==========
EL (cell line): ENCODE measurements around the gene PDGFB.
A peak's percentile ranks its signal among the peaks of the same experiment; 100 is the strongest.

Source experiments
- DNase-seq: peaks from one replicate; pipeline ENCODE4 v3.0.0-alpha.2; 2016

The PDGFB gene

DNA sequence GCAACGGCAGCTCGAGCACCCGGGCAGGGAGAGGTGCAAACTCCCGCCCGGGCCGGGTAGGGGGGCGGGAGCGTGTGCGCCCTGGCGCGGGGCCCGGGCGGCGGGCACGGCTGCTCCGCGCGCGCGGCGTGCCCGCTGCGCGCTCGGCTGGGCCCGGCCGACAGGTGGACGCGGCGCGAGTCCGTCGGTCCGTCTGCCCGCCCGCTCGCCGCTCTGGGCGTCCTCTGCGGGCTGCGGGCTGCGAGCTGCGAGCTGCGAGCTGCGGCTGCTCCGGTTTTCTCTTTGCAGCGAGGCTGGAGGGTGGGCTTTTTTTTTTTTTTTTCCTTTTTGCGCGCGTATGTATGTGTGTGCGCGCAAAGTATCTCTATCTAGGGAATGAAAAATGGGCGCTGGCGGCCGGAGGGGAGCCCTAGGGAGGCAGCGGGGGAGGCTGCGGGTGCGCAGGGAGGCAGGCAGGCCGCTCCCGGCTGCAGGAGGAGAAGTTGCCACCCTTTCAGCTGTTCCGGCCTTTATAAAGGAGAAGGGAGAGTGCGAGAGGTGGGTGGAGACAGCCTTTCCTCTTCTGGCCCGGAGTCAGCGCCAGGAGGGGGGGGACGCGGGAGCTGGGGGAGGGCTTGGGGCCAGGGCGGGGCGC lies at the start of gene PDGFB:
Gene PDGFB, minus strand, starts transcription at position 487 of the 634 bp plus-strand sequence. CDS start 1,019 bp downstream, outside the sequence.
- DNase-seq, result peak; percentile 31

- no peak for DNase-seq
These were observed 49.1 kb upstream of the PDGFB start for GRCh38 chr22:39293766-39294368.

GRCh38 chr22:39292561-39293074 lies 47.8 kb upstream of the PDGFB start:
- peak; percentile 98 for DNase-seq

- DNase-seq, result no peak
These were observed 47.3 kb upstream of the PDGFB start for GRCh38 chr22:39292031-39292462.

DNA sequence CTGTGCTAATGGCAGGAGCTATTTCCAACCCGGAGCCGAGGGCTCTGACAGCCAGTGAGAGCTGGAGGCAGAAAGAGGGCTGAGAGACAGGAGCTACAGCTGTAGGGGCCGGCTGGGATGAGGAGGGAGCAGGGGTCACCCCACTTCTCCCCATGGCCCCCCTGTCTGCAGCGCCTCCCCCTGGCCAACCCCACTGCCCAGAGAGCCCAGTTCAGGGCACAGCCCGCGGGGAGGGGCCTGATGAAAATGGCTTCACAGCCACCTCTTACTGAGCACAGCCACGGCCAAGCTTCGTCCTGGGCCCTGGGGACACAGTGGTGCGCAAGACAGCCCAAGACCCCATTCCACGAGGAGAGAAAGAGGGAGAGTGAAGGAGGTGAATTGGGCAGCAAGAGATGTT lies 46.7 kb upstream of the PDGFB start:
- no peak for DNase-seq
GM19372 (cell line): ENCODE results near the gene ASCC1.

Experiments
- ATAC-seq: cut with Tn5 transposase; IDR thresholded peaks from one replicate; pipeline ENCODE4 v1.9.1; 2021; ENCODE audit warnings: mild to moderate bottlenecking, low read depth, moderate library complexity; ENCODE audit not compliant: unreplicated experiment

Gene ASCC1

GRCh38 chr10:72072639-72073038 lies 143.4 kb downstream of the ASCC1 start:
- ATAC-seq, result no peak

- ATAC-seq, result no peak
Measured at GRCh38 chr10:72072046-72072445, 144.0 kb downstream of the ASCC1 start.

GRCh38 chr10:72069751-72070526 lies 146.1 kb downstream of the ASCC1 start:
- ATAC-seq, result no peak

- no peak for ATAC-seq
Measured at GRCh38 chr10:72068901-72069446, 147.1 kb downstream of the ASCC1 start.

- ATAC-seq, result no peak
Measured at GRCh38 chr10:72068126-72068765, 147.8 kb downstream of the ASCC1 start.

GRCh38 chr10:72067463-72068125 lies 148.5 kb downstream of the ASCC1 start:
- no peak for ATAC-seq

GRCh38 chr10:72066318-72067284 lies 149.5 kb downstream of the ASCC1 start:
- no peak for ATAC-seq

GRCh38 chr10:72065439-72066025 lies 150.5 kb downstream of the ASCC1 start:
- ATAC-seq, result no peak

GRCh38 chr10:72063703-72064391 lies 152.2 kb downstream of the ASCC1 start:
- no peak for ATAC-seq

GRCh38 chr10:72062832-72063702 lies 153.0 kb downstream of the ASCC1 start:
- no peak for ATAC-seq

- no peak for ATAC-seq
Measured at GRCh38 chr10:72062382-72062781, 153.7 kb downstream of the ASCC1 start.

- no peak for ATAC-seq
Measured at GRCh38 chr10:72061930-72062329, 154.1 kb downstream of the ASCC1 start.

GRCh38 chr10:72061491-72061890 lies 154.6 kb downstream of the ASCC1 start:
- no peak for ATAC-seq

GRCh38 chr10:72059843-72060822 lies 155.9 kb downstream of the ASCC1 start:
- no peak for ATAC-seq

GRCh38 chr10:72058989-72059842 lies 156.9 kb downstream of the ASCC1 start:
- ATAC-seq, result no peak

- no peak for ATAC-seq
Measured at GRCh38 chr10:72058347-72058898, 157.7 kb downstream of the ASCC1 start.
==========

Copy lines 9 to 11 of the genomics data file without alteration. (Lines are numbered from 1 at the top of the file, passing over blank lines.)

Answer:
- no peak for DNase-seq
These were observed 49.1 kb upstream of the PDGFB start for GRCh38 chr22:39293766-39294368.

GRCh38 chr22:39292561-39293074 lies 47.8 kb upstream of the PDGFB start: